The Bishopston Society was formed in 2002 by local residents who were concerned at the growth of planning applications for houses to be built in back gardens.
The inaugural meeting was held on 13 September to agree a constitution and elect a committee.
Only six months later, such bureaucratic niceties were being overtaken by life in the real world.
In the first newsletter, Peter Newland, the first chairman, expressed his surprise that there were quite so many issues for the Society to get involved in. These included (as well as the original question of backlands developments) :-
- the fate of Bristol North Baths
- public transport - a bus link between Gloucester Road and Temple Meads?
- road safety at the Logan Road end of Berkeley Road
- large roof extensions on loft conversions
Some of these still have a familiar ring!
While the Society has been monitoring planning applications over the years, other recurring matters of concern have included front garden parking conversions, insensitive design and over-development. On occasions, the Society has been able to suggest improvements and encourage good design in pre-planning discussions.
The Society has also been able to reflect growth in communal life in the area, such as the flowering of street parties.
Maintaining the health of the Gloucester Road as an important element in the commercial and social life of Bishopston has been of major concern.
In June 2010, the Gloucester Road was designated a Cumulative Impact Area, which in theory meant that the council recognised that the area had reached saturation point in terms of licensed premises. Hoping to build on this, the Society has been stalwart in its efforts to try to hold back the increase in applications for new licences and late-night (i.e. early morning) opening. Regrettably, the licensing authority's understanding of the CIA concept is still under-developed, and extra licences continue to be granted on a regular basis, with an apparent disregard of the council's own CIA policy.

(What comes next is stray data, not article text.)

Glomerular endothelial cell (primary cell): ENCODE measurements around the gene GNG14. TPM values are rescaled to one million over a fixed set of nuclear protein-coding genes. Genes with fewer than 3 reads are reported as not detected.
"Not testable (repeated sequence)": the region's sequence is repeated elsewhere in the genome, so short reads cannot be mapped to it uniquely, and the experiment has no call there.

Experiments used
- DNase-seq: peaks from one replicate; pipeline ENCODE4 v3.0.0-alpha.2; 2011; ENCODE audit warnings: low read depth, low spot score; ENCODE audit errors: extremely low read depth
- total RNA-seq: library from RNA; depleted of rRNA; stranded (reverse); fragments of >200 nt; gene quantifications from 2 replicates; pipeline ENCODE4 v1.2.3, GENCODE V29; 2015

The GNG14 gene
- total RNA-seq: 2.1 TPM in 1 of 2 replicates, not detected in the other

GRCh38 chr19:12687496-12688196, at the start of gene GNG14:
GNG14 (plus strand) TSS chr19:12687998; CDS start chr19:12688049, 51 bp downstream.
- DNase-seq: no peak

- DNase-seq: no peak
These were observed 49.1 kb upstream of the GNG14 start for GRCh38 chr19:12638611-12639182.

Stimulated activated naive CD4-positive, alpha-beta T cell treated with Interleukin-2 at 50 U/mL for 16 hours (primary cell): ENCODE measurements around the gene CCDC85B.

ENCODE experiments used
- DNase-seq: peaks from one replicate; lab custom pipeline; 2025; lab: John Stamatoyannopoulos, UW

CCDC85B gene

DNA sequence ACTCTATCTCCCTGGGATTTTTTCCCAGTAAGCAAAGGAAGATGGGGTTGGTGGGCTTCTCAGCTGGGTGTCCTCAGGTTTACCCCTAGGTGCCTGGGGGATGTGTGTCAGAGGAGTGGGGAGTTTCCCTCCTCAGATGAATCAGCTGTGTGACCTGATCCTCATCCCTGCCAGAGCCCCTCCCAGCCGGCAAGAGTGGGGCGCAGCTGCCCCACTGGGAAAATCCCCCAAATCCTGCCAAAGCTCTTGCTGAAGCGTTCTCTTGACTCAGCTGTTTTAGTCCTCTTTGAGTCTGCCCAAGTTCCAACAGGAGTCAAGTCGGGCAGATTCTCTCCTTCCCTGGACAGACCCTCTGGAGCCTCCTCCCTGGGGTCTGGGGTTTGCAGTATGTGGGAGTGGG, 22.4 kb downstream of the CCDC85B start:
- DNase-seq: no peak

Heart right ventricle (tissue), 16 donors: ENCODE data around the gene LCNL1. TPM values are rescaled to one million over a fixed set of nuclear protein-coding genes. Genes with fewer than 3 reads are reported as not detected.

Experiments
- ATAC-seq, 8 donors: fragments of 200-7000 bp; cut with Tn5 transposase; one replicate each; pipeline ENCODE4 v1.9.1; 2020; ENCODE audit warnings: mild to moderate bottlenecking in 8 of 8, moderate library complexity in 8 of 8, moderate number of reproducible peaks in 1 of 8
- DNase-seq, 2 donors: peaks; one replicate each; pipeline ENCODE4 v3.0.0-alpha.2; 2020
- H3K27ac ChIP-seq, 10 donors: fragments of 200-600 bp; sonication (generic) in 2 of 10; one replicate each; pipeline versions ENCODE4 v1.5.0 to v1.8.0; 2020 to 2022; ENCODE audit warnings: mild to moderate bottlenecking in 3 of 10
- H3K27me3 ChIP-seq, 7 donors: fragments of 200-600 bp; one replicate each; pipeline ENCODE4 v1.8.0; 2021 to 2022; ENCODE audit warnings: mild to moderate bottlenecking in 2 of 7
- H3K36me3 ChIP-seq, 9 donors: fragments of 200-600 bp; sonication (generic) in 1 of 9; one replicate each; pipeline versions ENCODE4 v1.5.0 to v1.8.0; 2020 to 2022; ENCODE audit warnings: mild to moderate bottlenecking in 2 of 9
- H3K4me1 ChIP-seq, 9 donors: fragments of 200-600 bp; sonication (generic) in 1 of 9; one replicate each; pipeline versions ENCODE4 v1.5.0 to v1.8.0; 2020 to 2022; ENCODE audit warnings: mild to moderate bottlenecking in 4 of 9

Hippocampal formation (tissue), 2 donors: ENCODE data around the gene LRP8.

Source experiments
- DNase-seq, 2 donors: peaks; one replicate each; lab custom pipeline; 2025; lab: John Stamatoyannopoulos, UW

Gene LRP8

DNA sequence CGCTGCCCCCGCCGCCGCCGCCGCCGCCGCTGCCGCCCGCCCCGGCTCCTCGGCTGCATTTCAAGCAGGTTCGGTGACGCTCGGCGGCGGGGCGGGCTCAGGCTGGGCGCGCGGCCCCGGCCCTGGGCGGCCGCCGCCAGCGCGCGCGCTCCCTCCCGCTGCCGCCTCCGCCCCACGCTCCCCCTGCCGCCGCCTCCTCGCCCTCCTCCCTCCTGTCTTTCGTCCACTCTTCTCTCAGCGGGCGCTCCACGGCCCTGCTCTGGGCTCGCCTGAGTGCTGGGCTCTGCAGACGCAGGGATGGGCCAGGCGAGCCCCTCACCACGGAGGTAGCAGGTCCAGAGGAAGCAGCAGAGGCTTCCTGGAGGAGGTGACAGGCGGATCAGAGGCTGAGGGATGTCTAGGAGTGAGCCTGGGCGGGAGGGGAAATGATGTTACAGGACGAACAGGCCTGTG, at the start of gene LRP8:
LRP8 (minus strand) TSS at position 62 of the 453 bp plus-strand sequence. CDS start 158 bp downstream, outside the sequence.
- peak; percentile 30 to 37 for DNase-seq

The other main type of development impacting on the Gloucester Road has been proposals by large chains, whether supermarkets or coffee shops, to open premises on the road itself, or near enough to make their presence felt. The Society can provide support and publicity for those ad hoc organisations which have sprung up to oppose and/or monitor these proposals.
Indeed, the Bishopston Society has over the years established close links with many local groups and organisations, such as Sustainable Bishopston and the Gloucester Road Traders Association (see our Bishopston section). In particular, the Society is represented on the Bishopston, Cotham and Redland Neighbourhood Partnership, an important body for engaging more people in local democracy, and devolving council services to a neighbourhood level (see our Neighbourhood Partnership section).
Through its newsletter, and more recently through its web site, the Bishopston Society has been able to provide a forum for local news and views. With web site articles generating hundreds of hits, the Society is finding a role at the hub of Bishopston life.
And under the News section of the web-site are collected all the past newsletters of the Bishopston Society, which show its history unfolding.